Seattle Center open space – public vs private use

According to the Seattle Times over 400 people attended a community meeting to discuss plans for the 5 acres next to the iconic Space Needle. The site was formerly the Fun Forest amusements  and the land was recently returned to the public. Bids where called for north area and the Seattle Center is entertaining the possibility of a children’s garden that was proposed by the Seattle Children’s Museum’s.

The current proposal for the south area is to allocate 1.5 acres of the land to a new 44,000 square foot Dale Chihuly glass-art exhibit proposed by the Wright Family who own the Space Needle. This proposal according to Seattle Times reports was popular with the attending crowd.  However, there was some opposition in the crowd including Iain Robertson noted by Seattle Times as ‘landscape architect’ but I think it may also be the same Iain Robertson who is Associate Professor of Landscape Architecture at the University of Washington and on the Board of Directors of the Seattle Parks Foundation who was quoted in the Seattle Times as saying

…..Seattle Center is not the right location for a glass exhibit and that the city would be foolish to give up nearly 2 acres of open space.

“For us as a city to replace that [open space] in the future would cost an enormous amount of money,” he said. “You just don’t get a chance at this much open space in the center of the city.”

Also cited in the Seattle Times article was the Director of the Seattle Center Robert Nellams who said

there must be a balance between creating more open space — which is what was envisioned in the Center’s 2008 master plan — and generating revenue.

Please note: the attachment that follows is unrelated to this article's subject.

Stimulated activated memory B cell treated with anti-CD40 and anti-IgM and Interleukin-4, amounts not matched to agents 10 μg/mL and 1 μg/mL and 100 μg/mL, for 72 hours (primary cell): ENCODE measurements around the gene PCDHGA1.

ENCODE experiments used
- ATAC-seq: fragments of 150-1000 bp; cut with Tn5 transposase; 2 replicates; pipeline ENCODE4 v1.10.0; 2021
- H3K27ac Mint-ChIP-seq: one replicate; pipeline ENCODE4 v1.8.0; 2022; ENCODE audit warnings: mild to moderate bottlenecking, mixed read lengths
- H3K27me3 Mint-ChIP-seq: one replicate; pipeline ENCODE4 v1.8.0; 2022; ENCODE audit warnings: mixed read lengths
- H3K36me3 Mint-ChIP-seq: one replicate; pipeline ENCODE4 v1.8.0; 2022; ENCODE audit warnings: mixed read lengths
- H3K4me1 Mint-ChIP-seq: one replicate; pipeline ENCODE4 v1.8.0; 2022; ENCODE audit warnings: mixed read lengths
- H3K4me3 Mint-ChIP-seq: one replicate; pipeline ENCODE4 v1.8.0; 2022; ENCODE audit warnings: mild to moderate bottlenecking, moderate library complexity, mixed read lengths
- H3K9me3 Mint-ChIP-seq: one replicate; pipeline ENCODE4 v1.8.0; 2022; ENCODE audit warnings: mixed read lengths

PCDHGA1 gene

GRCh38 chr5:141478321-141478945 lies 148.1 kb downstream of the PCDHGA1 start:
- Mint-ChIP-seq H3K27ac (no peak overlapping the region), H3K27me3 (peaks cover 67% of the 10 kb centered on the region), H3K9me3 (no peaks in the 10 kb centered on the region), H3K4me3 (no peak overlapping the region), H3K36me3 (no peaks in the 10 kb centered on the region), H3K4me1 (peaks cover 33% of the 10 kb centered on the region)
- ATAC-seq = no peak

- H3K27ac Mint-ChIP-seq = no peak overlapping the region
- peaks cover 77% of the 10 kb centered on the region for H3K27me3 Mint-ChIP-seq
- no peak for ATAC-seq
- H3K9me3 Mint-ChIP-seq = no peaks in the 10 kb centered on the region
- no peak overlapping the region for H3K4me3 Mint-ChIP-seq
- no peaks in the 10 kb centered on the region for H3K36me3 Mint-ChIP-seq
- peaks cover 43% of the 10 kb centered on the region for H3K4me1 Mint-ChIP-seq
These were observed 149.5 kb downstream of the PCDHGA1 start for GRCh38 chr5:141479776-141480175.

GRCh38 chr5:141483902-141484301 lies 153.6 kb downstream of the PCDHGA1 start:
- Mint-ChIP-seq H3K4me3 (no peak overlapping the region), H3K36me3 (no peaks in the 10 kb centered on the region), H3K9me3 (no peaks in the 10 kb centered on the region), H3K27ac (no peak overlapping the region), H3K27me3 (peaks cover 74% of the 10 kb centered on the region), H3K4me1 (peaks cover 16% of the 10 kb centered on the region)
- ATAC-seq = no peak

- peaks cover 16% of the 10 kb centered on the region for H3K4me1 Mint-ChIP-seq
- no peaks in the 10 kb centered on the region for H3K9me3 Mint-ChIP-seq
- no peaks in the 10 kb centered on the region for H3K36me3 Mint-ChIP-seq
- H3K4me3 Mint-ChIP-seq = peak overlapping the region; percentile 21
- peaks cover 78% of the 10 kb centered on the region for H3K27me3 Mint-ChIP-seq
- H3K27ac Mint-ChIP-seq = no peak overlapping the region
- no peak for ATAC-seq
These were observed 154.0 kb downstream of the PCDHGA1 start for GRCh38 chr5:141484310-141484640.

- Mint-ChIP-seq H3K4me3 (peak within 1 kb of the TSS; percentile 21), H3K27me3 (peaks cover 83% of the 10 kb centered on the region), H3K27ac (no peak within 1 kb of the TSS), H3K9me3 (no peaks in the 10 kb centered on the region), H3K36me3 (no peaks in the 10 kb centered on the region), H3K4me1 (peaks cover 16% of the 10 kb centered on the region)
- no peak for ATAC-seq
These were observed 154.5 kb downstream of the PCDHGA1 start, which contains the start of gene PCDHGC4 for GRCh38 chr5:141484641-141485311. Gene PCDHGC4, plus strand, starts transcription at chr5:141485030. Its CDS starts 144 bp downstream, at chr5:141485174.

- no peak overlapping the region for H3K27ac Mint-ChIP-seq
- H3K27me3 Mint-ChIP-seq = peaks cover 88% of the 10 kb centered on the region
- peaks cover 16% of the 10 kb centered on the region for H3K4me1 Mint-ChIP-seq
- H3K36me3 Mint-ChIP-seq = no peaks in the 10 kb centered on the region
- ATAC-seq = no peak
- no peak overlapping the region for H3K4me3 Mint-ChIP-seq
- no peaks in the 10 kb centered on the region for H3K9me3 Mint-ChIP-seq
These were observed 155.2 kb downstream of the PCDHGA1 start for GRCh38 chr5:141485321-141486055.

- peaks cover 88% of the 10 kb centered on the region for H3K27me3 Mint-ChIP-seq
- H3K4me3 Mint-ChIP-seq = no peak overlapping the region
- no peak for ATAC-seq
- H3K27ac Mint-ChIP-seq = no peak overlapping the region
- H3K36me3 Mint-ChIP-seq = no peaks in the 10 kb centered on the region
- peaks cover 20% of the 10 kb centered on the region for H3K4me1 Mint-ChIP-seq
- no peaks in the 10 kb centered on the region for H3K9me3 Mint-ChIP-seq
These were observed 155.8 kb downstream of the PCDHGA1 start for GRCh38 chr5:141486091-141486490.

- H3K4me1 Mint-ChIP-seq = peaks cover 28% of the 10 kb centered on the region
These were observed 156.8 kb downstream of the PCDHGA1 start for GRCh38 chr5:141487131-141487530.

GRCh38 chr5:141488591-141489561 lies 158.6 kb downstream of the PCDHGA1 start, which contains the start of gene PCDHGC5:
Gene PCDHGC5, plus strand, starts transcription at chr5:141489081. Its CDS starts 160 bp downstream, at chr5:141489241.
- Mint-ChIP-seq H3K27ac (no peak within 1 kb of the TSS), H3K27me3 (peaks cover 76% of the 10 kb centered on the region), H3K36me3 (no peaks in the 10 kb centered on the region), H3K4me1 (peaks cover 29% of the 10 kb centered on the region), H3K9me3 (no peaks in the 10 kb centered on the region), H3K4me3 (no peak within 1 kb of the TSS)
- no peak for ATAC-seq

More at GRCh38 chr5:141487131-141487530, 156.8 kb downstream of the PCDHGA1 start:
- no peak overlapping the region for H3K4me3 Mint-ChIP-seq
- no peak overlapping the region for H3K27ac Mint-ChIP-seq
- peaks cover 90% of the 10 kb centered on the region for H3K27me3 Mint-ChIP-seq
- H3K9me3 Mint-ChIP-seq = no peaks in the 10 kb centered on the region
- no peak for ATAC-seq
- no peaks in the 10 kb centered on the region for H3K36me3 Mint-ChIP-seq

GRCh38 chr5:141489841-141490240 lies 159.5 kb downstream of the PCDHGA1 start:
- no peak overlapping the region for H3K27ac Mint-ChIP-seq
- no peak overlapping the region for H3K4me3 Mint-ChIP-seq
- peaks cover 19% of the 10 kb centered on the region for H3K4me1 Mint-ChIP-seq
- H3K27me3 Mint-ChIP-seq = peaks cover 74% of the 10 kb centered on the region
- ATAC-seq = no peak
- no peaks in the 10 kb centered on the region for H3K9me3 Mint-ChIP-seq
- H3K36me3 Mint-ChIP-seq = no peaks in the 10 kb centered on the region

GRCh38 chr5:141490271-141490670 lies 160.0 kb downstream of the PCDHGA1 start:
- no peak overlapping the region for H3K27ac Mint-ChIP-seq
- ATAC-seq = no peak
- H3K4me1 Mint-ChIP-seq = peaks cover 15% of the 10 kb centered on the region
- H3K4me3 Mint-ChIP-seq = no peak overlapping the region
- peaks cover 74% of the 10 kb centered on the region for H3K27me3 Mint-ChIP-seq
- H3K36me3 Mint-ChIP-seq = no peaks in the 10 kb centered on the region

The Seattle Center Century 21 Master Plan was adopted in August, 2008 with an estimate of $567 million which was to be funded by a levy.

It seems as though this proposal will make the residents and stakeholders of Seattle have to deal with all too common question in these recent hard economic times of public versus private use of public land.

The current proposal brings into question the goals of the Seattle Center Master Plan and its vision. Master Plans are often well thought out documents produced over a long period of public consultation by the city and consultants to develop a vision for the next 20-100 years. To make a decision based on economics and adjacent properties owners assertions alone seems foolish.

The current proposal for Dale Chihuly glass-art exhibit seems at odds with the Seattle Center Master Plan which states

A combined ten acres at the Fun Forest and Memorial Stadium, currently paved over or walled off, is opened up, connecting the people and activities that were once isolated at its edges. The carnival rides that sit empty most months of the year are replaced with landscaping, performance spaces and play areas that invite people in to create their own active experiences.
Master plan Overview – Seattle Center Century 21 Masterplan(Page 21)  – (link to pdf)

The use of public space in key landmark locations needs to treated with the utmost respect as decisions made now can change the way a space is used for decades. I am not against the use of public land for private use if it generates revenue for the city and provides for the community but it must be in keeping with the long-term goals of the city.  We all know as designers that there are too many white elephants dotting the landscape across the world to remind us that bad decisions can haunt a city in the future.

By Damian Holmes

[SOURCE: Seattle Times - What to do with Seattle Center parcel draws a big crowd]
[SOURCE: Seattle Times - Goodbye to grand plan for Seattle Center?]

[SOURCE: Seattle Center Century 21 Master Plan] Link to pdf

China to reach 50% urban population by 2015

Recently Li Shouxin, director of the Development Planning Department stated that China’s urban population had reached 622 million by the end of 2009, with the urbanization rate standing at nearly 47 percent with the urban population growing by just under 1% annually over the last five years.

Zhang Qin, deputy director of the Urban-Rural Planning Department under the Ministry of Housing and Urban-Rural Development (MOHURD), said the rapid urbanization of China will continue for 15 to 20 years and China will become an urban society during the “12th Five-Year Plan” period (between 2011 and 2015 ).